“The Doctor is Out”: Medical Practices & Unexpected Death

Modern day medical doctors face a myriad of challenges: Lawsuits, hardships with creating referrals and collecting payments from third-parties (insurance companies and Medicare), onerous requirements of the Affordable Care Act and patient records, and the like. So just when we think the logical conclusion of these hardships would occur (death) we find out just how hard it truly is to be a doctor.

A doctor has a requirement to maintain patient records for several years. This requirement does not end at the time of their passing. While today’s insurance environment and staff requirements have effectively made solo practitioners a dying bread, even a small group of doctors may not be prepared to process all of the records of their departed colleague. These requirements often get passed onto an Executor with no experience in the medical field.

Next, unlike a financial firm with assets under management or a store such as a hardware shop that has physical inventory, valuing a medical practice can be extremely tricky. If no Buy-Sell Agreement was established prior to the doctor’s passing his estate will surely receive a greatly reduced price for his past toils in building the practice.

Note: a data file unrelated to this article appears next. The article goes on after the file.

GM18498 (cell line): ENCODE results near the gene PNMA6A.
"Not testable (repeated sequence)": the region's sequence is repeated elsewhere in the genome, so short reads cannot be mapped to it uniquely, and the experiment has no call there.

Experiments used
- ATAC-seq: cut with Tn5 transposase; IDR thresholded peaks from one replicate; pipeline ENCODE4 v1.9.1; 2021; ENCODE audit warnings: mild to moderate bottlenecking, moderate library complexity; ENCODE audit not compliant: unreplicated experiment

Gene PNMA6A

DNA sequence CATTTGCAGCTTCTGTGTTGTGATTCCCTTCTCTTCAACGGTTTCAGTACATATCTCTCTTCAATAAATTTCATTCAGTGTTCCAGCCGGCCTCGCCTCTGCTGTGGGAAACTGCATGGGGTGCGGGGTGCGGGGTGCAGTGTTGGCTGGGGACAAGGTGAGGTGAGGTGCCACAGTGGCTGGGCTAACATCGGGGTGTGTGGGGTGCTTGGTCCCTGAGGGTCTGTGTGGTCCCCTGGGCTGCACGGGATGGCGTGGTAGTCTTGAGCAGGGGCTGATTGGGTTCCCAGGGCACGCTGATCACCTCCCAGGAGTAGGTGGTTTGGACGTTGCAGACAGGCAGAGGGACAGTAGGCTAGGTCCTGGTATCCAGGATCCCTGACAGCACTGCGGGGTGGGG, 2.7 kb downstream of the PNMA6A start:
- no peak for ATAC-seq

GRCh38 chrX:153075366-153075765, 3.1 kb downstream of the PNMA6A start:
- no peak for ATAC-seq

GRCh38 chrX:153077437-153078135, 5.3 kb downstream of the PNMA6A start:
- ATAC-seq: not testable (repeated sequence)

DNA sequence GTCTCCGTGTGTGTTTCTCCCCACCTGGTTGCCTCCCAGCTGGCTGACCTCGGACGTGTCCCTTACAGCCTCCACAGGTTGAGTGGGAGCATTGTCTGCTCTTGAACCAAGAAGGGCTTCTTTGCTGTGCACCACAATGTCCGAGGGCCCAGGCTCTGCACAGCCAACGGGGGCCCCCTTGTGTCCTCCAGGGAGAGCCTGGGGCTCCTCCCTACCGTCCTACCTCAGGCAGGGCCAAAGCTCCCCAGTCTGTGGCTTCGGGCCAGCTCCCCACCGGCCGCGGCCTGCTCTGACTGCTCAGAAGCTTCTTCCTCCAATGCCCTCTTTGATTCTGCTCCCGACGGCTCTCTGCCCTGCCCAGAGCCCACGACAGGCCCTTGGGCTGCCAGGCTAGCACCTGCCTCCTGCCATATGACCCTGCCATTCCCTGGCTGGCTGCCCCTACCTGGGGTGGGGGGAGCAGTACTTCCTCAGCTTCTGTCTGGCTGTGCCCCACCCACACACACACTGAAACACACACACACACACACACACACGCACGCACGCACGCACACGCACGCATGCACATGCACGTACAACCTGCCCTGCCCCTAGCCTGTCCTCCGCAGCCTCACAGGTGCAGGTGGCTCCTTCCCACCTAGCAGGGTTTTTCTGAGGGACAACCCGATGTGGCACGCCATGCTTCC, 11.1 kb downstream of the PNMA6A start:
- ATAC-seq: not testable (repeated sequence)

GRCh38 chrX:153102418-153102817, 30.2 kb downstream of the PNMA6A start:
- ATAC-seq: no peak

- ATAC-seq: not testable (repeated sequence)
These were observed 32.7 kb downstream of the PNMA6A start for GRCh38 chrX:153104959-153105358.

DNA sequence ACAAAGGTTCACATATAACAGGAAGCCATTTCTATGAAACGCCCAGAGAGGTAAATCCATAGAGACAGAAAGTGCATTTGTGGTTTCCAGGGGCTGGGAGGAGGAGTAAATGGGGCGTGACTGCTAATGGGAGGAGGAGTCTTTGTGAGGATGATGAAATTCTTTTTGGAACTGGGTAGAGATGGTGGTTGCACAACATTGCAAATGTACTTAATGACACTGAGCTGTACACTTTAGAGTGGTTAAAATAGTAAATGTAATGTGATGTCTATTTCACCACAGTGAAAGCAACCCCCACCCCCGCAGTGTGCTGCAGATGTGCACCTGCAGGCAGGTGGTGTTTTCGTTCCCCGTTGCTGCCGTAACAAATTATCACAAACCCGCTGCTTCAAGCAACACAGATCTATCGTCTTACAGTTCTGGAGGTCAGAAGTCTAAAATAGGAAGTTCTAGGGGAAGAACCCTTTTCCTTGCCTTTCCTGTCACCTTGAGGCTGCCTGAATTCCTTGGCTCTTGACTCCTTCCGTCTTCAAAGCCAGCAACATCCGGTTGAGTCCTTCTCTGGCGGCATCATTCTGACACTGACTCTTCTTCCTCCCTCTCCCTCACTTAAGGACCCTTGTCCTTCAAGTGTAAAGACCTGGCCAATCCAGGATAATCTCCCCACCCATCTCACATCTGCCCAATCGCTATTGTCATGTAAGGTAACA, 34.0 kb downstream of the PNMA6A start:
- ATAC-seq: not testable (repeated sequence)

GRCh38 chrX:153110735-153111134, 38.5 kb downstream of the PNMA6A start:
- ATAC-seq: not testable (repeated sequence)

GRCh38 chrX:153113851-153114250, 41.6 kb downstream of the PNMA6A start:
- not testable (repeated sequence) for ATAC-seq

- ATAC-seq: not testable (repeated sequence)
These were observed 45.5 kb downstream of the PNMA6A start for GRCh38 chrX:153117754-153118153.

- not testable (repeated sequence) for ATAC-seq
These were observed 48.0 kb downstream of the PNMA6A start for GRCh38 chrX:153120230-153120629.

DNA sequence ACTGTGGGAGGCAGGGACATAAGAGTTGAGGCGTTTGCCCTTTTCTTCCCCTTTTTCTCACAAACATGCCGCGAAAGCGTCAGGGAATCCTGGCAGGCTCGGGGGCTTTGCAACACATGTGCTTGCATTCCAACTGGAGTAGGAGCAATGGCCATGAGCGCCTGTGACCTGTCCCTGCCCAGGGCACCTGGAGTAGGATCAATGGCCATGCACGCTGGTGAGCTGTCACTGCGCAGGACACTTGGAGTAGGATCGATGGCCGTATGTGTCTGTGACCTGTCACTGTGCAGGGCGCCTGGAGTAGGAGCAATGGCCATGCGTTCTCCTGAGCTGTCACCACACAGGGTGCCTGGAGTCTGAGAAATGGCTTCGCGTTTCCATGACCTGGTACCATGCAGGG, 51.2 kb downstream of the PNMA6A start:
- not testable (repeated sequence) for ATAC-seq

Some specialists may have substantial amounts of specialized medical equipment that has a nominal resale value (if any). In addition, the impression that health insurance companies make you wait forever and two days before paying for services rendered is an understatement, not to mention denying payment for the most trivial clerical error. Lastly, the threat of being sued for medical malpractice always lingers on well-past the doctor’s passing due to the long statute of limitations periods for initiating these law suits. These responsibilities ultimately fall on the Executor as well.

To their credit, many doctors (1) are aware of their limited knowledge outside of their professions, (2) are not hesitant to pay for advice, and (3) tend to implement good advice. As such, they make good clients and, provided they are not stubborn individuals, are able to avoid some of these pitfalls.

Often the issue is just making sure to get in front of them.

Q for You: Can you think of any tasks related to your profession that you know your Executor would have extreme difficulty in handling?

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